That a healthy body can resist infection even in unhygienic circumstances seems to surprise a lot of people, the author's wife included. Recently I was engaged in unloading some old planks from my truck, and I ripped my right index finger to the bone just above the knuckle on a rusty nail. As the blood spurted out I could see the cut needed stitching, but I figured I would finish unloading the truck if I could stem the bleeding. In the truck was some old rag I had tied around some garden stakes so I tore off a strip, bandaged the wound and finished unloading. Back at the house my wife insisted I should go to the local hospital to have the wound sterilised, stitched and so forth, to escape the "deadly" tetanus* germ, but as by this time the bleeding had stopped completely, I simply rebandaged the wound over the dried blood and dirt without so much as washing it, and put my trust in Nature. I recalled that as a boy my frequent wounds sometimes festered and took ages to heal but now over fifty years later I figured I was healthier and things would be different. The wound would of course have been better stitched because my hand movements would not permit it to close properly, but nevertheless it healed completely in a bit over a week but left an ugly scar which made me regret not having it stitched. However, I was surprised that as a few more weeks went by the raised scar diminished so that now only the faintest suggestion of a scar remains.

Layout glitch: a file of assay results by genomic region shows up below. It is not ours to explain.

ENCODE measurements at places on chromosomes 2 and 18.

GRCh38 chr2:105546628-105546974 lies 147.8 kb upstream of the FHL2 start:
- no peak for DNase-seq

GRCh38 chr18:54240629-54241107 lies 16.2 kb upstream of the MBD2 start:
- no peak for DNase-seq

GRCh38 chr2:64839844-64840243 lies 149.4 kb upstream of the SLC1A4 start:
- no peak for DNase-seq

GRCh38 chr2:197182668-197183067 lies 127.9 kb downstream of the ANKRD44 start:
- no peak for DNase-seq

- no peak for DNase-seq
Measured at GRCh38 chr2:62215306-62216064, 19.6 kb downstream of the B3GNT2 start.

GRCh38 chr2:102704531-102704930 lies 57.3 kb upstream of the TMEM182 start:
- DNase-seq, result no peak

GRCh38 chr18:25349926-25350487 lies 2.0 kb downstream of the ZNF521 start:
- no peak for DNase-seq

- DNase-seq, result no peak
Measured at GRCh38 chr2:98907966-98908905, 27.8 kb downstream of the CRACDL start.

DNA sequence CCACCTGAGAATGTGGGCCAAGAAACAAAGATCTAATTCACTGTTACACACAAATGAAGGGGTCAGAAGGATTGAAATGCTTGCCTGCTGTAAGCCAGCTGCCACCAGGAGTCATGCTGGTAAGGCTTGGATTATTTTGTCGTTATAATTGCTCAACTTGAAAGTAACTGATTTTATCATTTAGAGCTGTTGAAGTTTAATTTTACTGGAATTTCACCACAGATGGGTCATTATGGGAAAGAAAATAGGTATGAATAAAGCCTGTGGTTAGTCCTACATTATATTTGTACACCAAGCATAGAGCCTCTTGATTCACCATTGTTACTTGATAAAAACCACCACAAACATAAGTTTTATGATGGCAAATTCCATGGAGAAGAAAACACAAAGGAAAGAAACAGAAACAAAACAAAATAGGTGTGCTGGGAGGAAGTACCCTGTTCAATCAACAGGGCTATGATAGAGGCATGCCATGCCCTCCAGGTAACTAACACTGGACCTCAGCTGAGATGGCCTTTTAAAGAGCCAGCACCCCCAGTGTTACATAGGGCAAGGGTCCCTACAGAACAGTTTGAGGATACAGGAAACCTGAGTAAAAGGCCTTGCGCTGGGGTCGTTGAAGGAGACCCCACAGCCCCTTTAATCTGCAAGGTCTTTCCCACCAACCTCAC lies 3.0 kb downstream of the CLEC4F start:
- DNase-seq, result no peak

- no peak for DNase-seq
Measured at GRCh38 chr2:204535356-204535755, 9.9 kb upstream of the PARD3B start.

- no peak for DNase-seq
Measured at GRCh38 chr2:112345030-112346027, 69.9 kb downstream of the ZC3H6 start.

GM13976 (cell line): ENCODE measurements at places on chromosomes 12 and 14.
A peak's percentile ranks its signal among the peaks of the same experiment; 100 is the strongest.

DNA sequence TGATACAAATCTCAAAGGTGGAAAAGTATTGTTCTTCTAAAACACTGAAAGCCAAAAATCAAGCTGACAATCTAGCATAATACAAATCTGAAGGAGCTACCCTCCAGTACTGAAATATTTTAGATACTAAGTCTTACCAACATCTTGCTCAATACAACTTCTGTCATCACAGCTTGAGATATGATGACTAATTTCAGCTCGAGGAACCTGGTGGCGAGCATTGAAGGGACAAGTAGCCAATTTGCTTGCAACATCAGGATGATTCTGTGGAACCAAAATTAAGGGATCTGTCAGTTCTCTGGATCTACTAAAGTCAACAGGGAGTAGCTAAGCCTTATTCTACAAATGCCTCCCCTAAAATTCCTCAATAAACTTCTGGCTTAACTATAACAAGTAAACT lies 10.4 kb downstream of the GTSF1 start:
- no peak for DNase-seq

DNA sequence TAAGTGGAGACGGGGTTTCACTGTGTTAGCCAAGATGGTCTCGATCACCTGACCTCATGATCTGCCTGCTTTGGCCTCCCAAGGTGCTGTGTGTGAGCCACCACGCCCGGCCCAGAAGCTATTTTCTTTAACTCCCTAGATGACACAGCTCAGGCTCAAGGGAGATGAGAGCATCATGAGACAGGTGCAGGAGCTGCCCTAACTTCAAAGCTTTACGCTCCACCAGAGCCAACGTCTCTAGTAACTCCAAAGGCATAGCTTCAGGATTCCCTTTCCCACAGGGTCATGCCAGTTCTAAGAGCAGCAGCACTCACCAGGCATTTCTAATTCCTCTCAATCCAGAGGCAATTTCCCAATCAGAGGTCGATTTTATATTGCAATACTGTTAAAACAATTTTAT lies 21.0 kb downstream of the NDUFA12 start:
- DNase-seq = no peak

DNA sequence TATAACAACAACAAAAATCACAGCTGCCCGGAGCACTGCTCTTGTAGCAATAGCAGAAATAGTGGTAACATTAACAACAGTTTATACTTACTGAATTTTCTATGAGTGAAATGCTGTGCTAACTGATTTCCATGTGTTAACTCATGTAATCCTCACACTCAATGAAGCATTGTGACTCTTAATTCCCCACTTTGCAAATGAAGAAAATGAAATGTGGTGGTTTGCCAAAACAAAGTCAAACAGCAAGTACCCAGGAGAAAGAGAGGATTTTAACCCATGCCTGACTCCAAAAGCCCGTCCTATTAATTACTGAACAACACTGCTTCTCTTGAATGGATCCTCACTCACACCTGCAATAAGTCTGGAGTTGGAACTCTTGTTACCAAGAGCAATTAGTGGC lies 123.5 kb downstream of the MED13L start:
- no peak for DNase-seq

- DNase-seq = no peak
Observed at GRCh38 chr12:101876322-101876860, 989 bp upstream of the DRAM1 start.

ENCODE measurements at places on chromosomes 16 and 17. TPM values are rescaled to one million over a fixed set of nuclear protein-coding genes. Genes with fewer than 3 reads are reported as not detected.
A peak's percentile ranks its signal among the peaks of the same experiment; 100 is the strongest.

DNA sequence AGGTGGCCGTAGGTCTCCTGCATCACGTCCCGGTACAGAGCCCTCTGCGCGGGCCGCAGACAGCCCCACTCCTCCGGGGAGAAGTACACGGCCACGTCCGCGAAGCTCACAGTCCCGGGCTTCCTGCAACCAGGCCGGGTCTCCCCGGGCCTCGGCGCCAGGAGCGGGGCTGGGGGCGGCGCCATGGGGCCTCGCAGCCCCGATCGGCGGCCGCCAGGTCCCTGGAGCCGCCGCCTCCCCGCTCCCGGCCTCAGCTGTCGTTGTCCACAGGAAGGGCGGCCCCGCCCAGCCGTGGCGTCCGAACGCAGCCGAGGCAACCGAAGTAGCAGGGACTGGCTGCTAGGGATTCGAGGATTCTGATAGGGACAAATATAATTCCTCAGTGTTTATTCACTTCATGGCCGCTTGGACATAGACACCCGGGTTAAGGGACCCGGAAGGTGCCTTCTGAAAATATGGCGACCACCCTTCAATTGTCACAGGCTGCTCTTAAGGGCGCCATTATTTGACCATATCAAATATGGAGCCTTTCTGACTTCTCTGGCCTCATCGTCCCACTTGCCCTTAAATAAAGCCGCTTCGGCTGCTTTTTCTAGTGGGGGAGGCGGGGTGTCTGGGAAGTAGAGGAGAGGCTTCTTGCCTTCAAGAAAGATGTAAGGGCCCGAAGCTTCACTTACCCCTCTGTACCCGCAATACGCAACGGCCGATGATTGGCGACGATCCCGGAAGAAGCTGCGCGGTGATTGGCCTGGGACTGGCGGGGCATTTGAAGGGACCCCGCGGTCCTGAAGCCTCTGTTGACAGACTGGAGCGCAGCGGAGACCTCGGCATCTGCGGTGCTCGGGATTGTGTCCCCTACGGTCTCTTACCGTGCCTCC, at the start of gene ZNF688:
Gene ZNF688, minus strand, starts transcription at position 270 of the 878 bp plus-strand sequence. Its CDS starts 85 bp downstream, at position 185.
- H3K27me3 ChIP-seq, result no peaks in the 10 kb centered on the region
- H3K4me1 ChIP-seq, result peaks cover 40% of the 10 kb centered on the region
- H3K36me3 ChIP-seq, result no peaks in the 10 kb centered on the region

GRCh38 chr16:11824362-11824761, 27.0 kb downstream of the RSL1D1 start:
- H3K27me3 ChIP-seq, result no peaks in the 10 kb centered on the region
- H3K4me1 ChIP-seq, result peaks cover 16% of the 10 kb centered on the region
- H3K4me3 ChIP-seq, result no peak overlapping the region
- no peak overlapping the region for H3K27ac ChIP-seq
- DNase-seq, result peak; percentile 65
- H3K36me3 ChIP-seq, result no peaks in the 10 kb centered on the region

*The reason why people with good blood need have no fear of tetanus is made clear in a statement taken from Dr Otto Warburg's lecture "The Prime Cause and Prevention of Cancer" given at the meeting of Nobel Laureates at Landau, Germany, on 30 June 1966 (see Chapter 12):

"If it is true that the replacement of oxygen-respiration by fermentation is the prime cause of cancer, then all cancer cells without exception must ferment, and no normal growing cell ought to exist that ferments in the body.

An especially simple and convincing experiment performed by the Americans Mahngren and Flanegan confirms that view. If one injects tetanus spores, which can germinate only at very low oxygen pressures, into the blood of healthy mice, the mice do not sicken with tetanus, because the spores find no place in the normal body where the oxygen pressure is sufficiently low . . . However, if one injects tetanus spores into the blood of tumor-bearing mice, the mice sicken with tetanus, because the oxygen pressure in the tumors can be so low that the spores can germinate. These experiments demonstrate in a unique way the anaerobiosis of cancer cells and the non-anaerobioses of normal cells."

The reason my hand did not become infected was that I am not susceptible to infection, which is why I never "catch" colds or flu either.

Thus it becomes very clear that the real cause of infectious diseases is whatever it is that renders a person susceptible. And we know what that something is: it is the absence of homeostasis in the body brought about by a disturbed milieu interieur.

"The body is the temple of the soul", so it is said, and germs are natural inhabitants of it, some of which assist in the day to day running of the temple and some which, when the temple begins to decay, perform to more quickly complete its destruction.

As Robert Ingersoll said: "In Nature there are neither rewards or punishments. There are consequences."